while the other deliberately read bones in
“blocks” such as all metacarpals, all proximal phalanges, etc. It is apparent that
the investigator who randomized bone assessments has a lower frequency of all
bones in particular “block” being assigned the same skeletal age. However,
the investigator using the randomized approach assigned a zero when a center was
missing, whereas the other investigator
read the end of the shaft. This difference
in technique would tend to reduce the frequency of all bones in a “block’ being
assigned the same skeletal age under the
randomized approach. This factor, however, probably could not account for the
relatively higher frequencies of all bones
being assigned the same skeletal age utilizing the “block’ approach (table 2).
In another example, the Tanner-Whitehouse method of assessing skeletal ma-
TABLE 1
Maximztm interobserver difference in skeletnl age for single bones zismg the Greuhclt-Pyle
Atlas o n Chiizese boys a n d gcrls
~
Maximum
difference
Boys
Total
Girls
Number
Per cent
Number
Per cent
Number
Per cent
3
6
9
12
15
18
21
24
27
30
33
36
39
42
2
4
12
19
16
21
6
1
4
2
2.3
4.6
13.6
21.6
18.2
23.8
6.8
0
0.0
4
15
14
20
13
3
5.8
21.8
20.3
29.0
18.8
4.4
1.1
0
4.6
2.3
0
0
0
1
0
0
0
0.0
0.0
0.0
1.1
0.0
0.0
0.0
0.0
0.0
0.0
0.0
1.3
5.1
17.2
21.0
22.9
21.0
5.7
1.3
2.5
1.3
0.0
0
0
0
0
0
0
2
8
27
33
36
33
9
2
4
2
1
0.6
Total
88
100.0
69
100.1
157
99.9
months
0.0
0.0
413
COMPARABILITY IN SKELETAL MATURATION RESEARCH
TABLE 2
Frequency of nll bones w i t h i n the same “block” b e m g assigned t h e same skeletal age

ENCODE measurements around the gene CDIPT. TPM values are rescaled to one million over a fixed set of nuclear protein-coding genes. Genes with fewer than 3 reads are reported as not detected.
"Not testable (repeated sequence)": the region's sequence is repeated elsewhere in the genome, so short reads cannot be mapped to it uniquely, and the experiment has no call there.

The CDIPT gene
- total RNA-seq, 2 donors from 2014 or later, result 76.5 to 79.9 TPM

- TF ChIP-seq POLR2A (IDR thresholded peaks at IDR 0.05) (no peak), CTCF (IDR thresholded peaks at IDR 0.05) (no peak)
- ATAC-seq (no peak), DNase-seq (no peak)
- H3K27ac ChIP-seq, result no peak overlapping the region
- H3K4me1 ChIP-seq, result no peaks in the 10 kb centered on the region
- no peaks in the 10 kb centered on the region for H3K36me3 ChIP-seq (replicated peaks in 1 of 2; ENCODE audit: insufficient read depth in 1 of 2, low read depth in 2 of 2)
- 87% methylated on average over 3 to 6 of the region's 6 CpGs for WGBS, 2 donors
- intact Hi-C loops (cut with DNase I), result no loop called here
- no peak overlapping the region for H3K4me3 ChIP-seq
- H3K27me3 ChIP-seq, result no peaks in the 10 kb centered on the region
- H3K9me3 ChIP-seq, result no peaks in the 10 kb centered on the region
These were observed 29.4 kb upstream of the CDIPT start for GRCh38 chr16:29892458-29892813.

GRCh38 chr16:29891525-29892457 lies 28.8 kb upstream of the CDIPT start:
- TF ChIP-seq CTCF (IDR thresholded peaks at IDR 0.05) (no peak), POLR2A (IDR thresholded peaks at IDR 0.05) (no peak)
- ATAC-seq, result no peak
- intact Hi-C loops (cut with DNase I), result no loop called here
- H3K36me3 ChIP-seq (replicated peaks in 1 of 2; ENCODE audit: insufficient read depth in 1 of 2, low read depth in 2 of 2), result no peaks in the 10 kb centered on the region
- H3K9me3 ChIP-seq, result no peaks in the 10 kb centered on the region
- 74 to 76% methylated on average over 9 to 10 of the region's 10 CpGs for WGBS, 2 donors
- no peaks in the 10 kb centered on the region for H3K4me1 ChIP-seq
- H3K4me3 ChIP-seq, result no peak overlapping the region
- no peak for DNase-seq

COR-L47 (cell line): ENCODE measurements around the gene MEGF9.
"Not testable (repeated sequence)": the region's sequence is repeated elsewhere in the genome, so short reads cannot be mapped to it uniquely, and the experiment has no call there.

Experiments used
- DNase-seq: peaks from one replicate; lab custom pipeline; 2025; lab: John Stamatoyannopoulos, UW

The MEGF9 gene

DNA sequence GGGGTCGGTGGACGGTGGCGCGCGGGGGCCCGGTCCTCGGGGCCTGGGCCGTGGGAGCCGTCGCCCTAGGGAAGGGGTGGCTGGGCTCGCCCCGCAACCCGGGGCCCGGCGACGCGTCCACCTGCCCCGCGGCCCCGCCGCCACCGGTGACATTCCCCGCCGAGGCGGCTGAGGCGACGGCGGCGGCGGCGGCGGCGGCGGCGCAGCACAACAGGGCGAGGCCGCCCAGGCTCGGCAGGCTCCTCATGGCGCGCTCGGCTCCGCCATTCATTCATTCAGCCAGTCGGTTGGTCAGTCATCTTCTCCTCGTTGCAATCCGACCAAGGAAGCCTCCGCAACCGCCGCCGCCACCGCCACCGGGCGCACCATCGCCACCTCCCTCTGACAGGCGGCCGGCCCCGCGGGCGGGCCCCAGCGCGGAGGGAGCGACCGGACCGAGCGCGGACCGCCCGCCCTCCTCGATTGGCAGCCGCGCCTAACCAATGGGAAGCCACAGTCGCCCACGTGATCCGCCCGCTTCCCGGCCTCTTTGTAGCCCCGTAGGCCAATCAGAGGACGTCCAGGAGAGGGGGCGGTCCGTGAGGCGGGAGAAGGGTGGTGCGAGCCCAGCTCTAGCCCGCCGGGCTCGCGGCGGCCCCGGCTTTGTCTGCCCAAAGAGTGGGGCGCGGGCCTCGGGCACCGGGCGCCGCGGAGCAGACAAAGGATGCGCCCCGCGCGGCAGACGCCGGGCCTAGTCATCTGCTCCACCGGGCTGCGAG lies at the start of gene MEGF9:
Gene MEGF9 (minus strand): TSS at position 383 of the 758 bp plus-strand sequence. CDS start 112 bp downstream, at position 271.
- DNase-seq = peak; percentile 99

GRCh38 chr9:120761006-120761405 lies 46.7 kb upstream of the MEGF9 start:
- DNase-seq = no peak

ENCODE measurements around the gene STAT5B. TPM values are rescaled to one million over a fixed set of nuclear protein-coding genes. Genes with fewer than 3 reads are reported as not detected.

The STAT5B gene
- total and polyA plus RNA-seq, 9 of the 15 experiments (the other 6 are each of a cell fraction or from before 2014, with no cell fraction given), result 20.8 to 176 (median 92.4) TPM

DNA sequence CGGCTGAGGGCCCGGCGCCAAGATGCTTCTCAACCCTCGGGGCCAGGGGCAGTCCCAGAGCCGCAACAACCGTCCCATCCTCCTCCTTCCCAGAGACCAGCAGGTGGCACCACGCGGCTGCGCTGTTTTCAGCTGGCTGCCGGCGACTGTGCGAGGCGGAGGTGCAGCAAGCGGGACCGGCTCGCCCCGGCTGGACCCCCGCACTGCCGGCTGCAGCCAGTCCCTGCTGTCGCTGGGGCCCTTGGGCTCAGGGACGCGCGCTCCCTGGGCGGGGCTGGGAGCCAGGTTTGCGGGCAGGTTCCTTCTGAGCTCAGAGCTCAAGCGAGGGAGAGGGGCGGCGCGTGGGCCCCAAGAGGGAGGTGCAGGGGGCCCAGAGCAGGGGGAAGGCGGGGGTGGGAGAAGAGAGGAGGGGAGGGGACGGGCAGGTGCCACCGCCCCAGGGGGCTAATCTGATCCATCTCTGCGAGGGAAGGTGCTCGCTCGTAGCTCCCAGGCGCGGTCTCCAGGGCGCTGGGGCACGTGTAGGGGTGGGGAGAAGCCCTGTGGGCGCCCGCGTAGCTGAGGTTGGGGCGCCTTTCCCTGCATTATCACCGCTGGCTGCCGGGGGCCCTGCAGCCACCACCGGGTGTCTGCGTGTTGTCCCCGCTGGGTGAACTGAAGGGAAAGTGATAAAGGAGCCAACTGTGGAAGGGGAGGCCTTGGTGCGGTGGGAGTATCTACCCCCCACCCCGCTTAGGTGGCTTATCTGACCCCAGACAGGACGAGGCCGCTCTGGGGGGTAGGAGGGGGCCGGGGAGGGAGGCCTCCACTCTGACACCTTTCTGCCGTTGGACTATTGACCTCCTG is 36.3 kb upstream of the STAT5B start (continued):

in (I s a m p l e of 157 C h i n e s e children
(Grezclich-Pyle M e t h o d )
Metacarpals
no.
Randomized
approach
“Block”
approach
Prox. phalanges
5%
3
1.9
3
1.9
1
0.6
29
18.5
11
7.0
44
28.0
18
11.5
5,
TABLE 3
Rating summations
Assessor
Average
Standard
deviation
140.80
136.24
136.09
135.00
133.71
133.49
133.18
133.11
133.09
45.65
46.15
44.16
45.89
46.87
45.20
45.55
46.98
42.48
Q
Current study
L
Y
.
Z
1
From. Malina, ’68;96.
no.
no.
0.0
Comparison of the r n t m g s of 28 bones averaged
over 45 widlographs with thow w p o i t r d
b y A c h e s o n e t nl. (’64) 1
( T n n i i e r - W h i t e h o u s eM e t h o d )
0
Distal phalanges
0
turity was used. In this instance, the investigator, prior to the assessment of a
semi-longitudinal sample of white and
Negro elementary school children, assessed the films used by Acheson and colleagues (Acheson et al., ’64) in their
study of the reliability of assessing skeletal maturity from hand-wrist films (Malina, ’68). Table 3 indicates the standing
of this investigator i n comparison with
the participants in the Acheson study.
The unweighted summations of ratings
for all 28 bones of the hand and wrist,
when rank ordered, allowed the investigator to judge his standing among the
other assessors. The investigator then proceeded to assess approximately 2200 films